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Dhoom 3 duo, Aamir Khan and director Vijay Krishna Acharya (aka Victor), in conversation with Box Office India

BOI: How did you manage to convince Aamir with your script?

Vijay Krishna Acharya (VKA): It was way back in October 2010 when I first narrated the script to him.

Aamir Khan (AK): Really? Was it that long ago?

VKA: Yeah. Adi had told me if you are going to Aamir you better have something that is really good. And this time the script was a little different so obviously I was a lot more nervous because it was really not following the Dhoom paradigm; but Adi and I were very clear that only Aamir would fit the character.

BOI: So you wrote the script keeping him in mind?

VKA: I really don’t know how to answer that. What I personally feel is that the process of writing should be as pure and clean as possible. An actor should never be the guiding force while writing. Also when you write clean, the actor finds something new in it otherwise if I write to what I think is Aamir’s strength he might find it boring. However by the time I wrote the interval point, Adi asked me who I think would fit this role. We were making a wish list and we thought for about 10 minutes…

AK: (Cuts in) Itna time laga tum log ko sochne mein (Laughs)…

VKA: (Laughs) Wish list bana rahe the

AK: Aapko bolna chahiye tha, wishlist mein koi aur naam hi nahi tha bhai…

VKA: Adi and I were both keen on having Aamir, but we were waiting to see who would take his name first. I told Adi to go and speak to Aamir but he told me to finish writing the script first. So we approached him in October 2010 which was the first time I met Aamir and there was not much interaction. He heard the script and agreed to do the film...

AK: (Cuts in) I heard the script and I loved it. But before hearing the script I told Adi that why are you giving the film to Victor. I asked Adi to direct the film instead. He declined and asked me to first listen to the script. He told me that Victor was the right guy to direct it. I had not seen his previous film Tashan but I had heard of it and the fact that it didn’t work at the box office and all that. A normal concern that anyone would have was that this person has made a film that had not worked, so I was little apprehensive. But when he narrated the script to me, I liked his narration and then I decided to go with Adi’s trust in him and would also like to trust him.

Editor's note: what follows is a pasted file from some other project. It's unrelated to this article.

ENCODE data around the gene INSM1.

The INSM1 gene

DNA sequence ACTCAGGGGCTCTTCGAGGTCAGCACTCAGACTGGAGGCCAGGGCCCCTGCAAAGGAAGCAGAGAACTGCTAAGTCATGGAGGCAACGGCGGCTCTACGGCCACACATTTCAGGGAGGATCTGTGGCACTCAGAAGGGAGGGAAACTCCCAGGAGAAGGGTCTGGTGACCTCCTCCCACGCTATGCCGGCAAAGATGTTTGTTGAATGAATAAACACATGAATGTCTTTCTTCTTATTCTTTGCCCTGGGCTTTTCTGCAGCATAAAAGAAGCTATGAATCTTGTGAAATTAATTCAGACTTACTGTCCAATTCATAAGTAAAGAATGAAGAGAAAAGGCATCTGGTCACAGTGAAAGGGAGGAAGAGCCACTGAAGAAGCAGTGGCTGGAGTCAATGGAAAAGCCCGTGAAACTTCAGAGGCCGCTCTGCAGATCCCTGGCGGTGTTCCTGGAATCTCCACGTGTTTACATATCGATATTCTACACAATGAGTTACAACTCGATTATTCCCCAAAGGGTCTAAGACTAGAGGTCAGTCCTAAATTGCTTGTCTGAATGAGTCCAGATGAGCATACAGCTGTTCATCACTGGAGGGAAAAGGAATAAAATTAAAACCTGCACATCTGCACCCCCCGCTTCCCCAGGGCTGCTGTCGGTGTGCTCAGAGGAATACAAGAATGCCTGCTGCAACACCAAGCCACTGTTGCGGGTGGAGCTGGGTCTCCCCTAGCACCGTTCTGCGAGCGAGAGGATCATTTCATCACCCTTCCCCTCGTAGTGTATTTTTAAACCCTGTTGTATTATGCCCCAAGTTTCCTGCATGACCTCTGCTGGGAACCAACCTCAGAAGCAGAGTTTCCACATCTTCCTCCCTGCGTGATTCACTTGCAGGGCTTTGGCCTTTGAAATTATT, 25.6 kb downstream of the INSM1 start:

BOI: So it was an instant yes or..

AK: Instant yes!

BOI: It was a huge film, did you think that Victor will be able to pull it off?

AK: Well, I had seen some promos and songs of Tashan so I could see that visually he is strong and he has that understanding of scale. I told myself that; here is a script, which he has written and there should be no reason why he won’t be able to execute it. I also have to say that I trust Adi a lot so when Adi is so confident of him then it gives me a lot of comfort to know that if Adi had made a film with Victor which didn’t work, and still wants to give him another chance, then obviously Adi as a producer is no fool to pursue him. So the confidence that Adi showed in you Victor was a big comfort for me. I am also the kind of a person who goes a lot with his gut and instinct and it is very difficult to explain that.

BOI: Also Victor, you have written Dhoom and Dhoom 2, but Dhoom: 3 was not a typical Dhoom film. It had varied emotions. What was the idea behind it?

VKA: See the idea behind Dhoom was ke ek entertaining picture banate hain. And I think Dhoom worked because it was unconventional. It was still a Hindi film and in my head it has always been a bit of a Salim-Javed treatment. So Dhoom 2 of course became bigger but it is also a more conventional Hindi film. There is a love story, there were set pieces and that was the impact it had. The success of Dhoom 2 can be attributed to it being a caper film and a caper film is always heavier on pulling things off. As we go along, our audience is exposed to Hollywood films and if we start following the same trend then we will be shooting ourselves in the head. Like Fast & Furious is a very successful franchise. Their cars are fast and their stunts are great each time but now I am only waiting for the level to go up. So personally this time I wanted to do a Dhoom but I also wanted to reinvent it and because I had Adi behind me so I could go along with it. I think we got Aamir because we also reinvented. If we had gone to Aamir and said ‘ke tu ek motorcycle pe baitha hai chori kar raha hai aur ek chase hai’, he would surely replied that, ‘toh mere pass kyun aaye ho?’. I think what we managed to pull off is the love story of two brothers which is not something we have seen in a while. The boy is fighting for the dignity of his father. At heart it is a very emotional film and that’s why the audience liked it.

BOI: A lot of people thought that the actual robbery wasn’t shown in the film. So Aamir did you miss that in the story as an actor?

AK: I remember asking this very same question to Victor and Adi at the time of the narration. I don’t know if you remember that…